Also make sure the web of your gun hand, between trigger finger and thumb, is in line with the grip of the gun and with your forearm bone and wrist.
__________________
Lock the doors, they're coming in the windows.

Last edited by g.willikers; June 10, 2013 at 02:43 PM.
g.willikers is online now  
Old June 10, 2013, 03:14 PM   #8
TailGator
Senior Member
 
Join Date: May 8, 2009
Location: Florida
Posts: 1,974
Yep, sounds like a grip issue. You just about have to be taking a grip that points the pistol left, rotated that direction in your hand. I wish I had thought of SgtLumpy's solution - it sounds simple and effective.
TailGator is online now  
Old June 11, 2013, 07:30 AM   #9
dayman
Senior Member
 
Join Date: April 18, 2011
Location: The Woods
Posts: 1,070
if you have a gun with adjustable backstraps try a different size.
When I was acclimating myself to my PPQ I found that the grip that felt the most "perfect" comfort was was not the grip that was the most naturally pointing.
__________________
si vis pacem para bellum
dayman is offline  
Old June 11, 2013, 03:27 PM   #10
c.j.
Member
 
Join Date: July 8, 2011
Posts: 18
Quote:
if you have a gun with adjustable backstraps try a different size.
When I was acclimating myself to my PPQ I found that the grip that felt the most "perfect" comfort was was not the grip that was the most naturally pointing.
This. With an M&P, I went through all the backstraps to see which pointer more naturally. You can try to adapt to the machine, or adapt the machine to you...I could argue benefits to both approaches, but since moving to M&Ps, it's worked great for me.
c.j. is offline  
Old June 11, 2013, 05:42 PM   #11
colbad
Senior Member
 
Join Date: December 3, 2012
Posts: 308
Easy fix. Concentrate on your front sight.
colbad is offline  
Old June 11, 2013, 06:09 PM   #12
Frank Ettin
Staff
 
Join Date: November 23, 2005
Location: California - San Francisco
Posts: 6,654
Quote:
Originally Posted by 1911Alaska
Not sure what the proper name for this should be but I am sitting here practicing dry firing my Glock and trying to obtain my target naturally, like pulling my pistol from holster then pointing at target before looking down sights. Every time I do this though my aim is always left, I point at the target the acquire the proper sights and I am always to the left...
You need to find your natural point of aim.
  1. With your gun unloaded (triple check and make sure there is no ammunition in the area), take your shooting stance and bring the gun up to eye level.

  2. Align the sights with a "target" point you have chosen. Close your eyes and lower the gun to a low ready.

  3. Raise the gun with your eyes still closed. Settle into a comfortable position in which you are aware of only minimal muscle tension.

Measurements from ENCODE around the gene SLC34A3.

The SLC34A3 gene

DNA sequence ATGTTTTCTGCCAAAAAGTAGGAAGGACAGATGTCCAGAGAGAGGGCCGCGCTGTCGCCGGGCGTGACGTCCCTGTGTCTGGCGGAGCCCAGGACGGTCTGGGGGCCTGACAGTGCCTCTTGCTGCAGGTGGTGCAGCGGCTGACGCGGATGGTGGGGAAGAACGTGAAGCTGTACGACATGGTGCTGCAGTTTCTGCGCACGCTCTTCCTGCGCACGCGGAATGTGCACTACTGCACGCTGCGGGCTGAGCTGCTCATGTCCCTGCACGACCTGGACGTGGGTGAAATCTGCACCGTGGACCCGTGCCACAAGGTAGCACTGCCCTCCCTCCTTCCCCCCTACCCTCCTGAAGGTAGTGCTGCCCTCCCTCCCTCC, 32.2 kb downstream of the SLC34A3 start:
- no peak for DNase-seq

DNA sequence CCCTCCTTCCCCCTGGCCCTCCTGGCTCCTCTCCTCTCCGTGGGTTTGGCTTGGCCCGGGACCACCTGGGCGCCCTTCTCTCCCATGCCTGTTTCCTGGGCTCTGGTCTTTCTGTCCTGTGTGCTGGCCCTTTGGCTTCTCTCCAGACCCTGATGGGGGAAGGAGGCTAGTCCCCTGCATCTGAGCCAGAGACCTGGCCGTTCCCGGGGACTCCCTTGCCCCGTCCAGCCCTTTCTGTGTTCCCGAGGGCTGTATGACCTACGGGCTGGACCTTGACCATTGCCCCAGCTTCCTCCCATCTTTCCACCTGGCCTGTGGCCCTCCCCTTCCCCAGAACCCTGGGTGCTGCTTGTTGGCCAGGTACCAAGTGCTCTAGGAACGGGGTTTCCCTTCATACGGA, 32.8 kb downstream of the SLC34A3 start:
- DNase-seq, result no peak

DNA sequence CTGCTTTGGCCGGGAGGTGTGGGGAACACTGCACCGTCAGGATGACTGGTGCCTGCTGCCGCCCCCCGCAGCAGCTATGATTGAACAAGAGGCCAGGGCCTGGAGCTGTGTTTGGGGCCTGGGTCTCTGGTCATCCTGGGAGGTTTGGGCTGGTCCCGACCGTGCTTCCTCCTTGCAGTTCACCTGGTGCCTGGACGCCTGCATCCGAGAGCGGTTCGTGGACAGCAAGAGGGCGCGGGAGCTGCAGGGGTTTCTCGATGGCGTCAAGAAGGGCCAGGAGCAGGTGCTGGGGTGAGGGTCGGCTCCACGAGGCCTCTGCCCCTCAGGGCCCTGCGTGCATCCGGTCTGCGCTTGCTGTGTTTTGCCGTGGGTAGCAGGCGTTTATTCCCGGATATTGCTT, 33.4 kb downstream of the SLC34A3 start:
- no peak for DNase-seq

4. Open your eyes, and if the gun is not "on target" move your feet [only] until the gun is on target.

  5. Repeat until you are consistently "on target" after bringing the gun up.

  6. Now you will need to add your presentation from the holster. Do it slowly, by the numbers, programing in a smooth presentation combined with winding up on target. You will need to do this slowly and smoothly, concentrating on achieving the correct sight picture every time. It will become reflexive.

  7. It may help to understand the way humans learn a physical skill.

    1. In learning a physical skill, we all go through a four step process:

      1. unconscious incompetence, we can't do something and we don't even know how to do it;

      2. conscious incompetence, we can't physically do something even though we know in our mind how to do it;

      3. conscious competence, we know how to do something but can only do it right if we concentrate on doing it properly; and

      4. unconscious competence, at this final stage we know how to do something and can do it reflexively (as second nature) on demand without having to think about it.

    2. To get to the third stage, you need to think through the physical task consciously in order to do it perfectly. You need to start slow; one must walk before he can run. The key here is going slow so that you can perform each repetition properly and smoothly. Don't try to be fast. Try to be smooth. Now here's the kicker: slow is smooth and smooth is fast. You are trying to program your body to perform each of the components of the task properly and efficiently. As the programing takes, you get smoother; and as you get smoother you get more efficient and more sure, and therefore, faster.

    3. I have in fact seen this over and over, both in the classes I've been in and with students that I've helped train. Start slow, consciously doing the physical act smoothly. You start to get smooth, and as you get smooth your pace will start to pick up. And about now, you will have reached the stage of conscious competence. You can do something properly and well as long as you think about it.